For many riders, back twinges are part and parcel of life with horses. But could your actions now end up playing havoc with your back in the future, and what can you do to avoid problems? Read on for some simple tips to help you avoid back pain when riding, handling and working with horses.
Doing stretches and light exercise before we ride is important. Try hamstring stretches, squats and walking your horse briskly for a few minutes before going out on a ride, as this will loosen you both up. Warming up only seems strange because it’s not something we think about when we get to the yard. But it’s only what you would do before beginning any other form of exercise. So take a few minutes to prepare yourself.
When mucking out try to use tools that are long enough, as there’s nothing worse than using a fork or broom where the handle is too short. You end up having to bend over, putting unnecessary strain on your body. Always use the right tool for the job instead of making do. Also, every now and then, try to muck out from the other side. We all muck out the same way out of habit, but just a subtle change – even once a week – can help to even out muscle strength and balance.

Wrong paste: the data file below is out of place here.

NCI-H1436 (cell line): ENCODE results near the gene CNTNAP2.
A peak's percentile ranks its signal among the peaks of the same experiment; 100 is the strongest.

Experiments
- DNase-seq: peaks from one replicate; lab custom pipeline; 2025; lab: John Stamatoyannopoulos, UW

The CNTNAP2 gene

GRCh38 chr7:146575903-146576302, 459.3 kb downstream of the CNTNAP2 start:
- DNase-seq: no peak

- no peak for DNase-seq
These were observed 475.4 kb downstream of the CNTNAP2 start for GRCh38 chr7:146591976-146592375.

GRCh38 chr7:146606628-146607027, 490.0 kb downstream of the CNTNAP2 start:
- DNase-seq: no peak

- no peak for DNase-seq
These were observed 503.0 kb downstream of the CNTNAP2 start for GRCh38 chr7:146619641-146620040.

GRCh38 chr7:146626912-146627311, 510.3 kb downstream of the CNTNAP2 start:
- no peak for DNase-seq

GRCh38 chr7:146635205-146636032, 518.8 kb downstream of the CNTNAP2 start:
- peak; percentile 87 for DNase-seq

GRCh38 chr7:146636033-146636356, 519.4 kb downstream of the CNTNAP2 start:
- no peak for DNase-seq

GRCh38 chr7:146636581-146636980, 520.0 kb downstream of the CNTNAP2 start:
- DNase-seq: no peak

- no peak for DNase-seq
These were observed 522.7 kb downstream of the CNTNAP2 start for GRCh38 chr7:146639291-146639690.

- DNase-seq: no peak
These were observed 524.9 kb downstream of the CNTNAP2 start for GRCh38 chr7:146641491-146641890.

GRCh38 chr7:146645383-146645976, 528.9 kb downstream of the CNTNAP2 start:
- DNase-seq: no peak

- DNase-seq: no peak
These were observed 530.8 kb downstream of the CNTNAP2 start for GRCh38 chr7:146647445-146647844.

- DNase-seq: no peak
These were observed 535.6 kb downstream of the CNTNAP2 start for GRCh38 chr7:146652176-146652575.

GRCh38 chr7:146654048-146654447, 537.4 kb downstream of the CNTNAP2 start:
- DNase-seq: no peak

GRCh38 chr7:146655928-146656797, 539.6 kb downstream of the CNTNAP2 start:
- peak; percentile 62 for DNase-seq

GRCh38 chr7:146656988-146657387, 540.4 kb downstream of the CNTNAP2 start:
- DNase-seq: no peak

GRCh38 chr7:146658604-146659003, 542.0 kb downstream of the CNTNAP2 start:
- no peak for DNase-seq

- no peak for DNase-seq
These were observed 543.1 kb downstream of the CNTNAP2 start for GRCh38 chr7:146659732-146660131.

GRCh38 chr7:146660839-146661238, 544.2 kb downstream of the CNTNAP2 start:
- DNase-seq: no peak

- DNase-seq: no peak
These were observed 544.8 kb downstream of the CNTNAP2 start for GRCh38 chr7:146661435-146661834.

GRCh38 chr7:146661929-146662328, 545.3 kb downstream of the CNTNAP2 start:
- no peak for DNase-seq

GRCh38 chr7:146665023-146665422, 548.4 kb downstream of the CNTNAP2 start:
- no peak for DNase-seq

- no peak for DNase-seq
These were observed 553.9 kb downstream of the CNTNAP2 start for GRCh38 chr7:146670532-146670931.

Perfect your techniques
Try to avoid opening gates from the back of very big horses, as you have to lean right over, putting your back in an unstable position to lift heavy hinges, etc. It’s better to allow those on smaller horses to work the gates. If that’s you, then take the time to train your horse to stand and manoeuvre around gates. Alternatively get off and do them, or hack out with a friend who is happy to leap off and open the gates for you!
Saddles and posture
A different type of saddle may help with posture/back problems. There are many different types available, so it may be a question of trying some at your local saddlers to see if changing makes a difference.
A highly recommended form of exercise for horse riders is Pilates. It’s a very effective method of muscle strengthening, especially inner, core muscles. You will need a good instructor and ideally have one-to-one instruction before joining a class.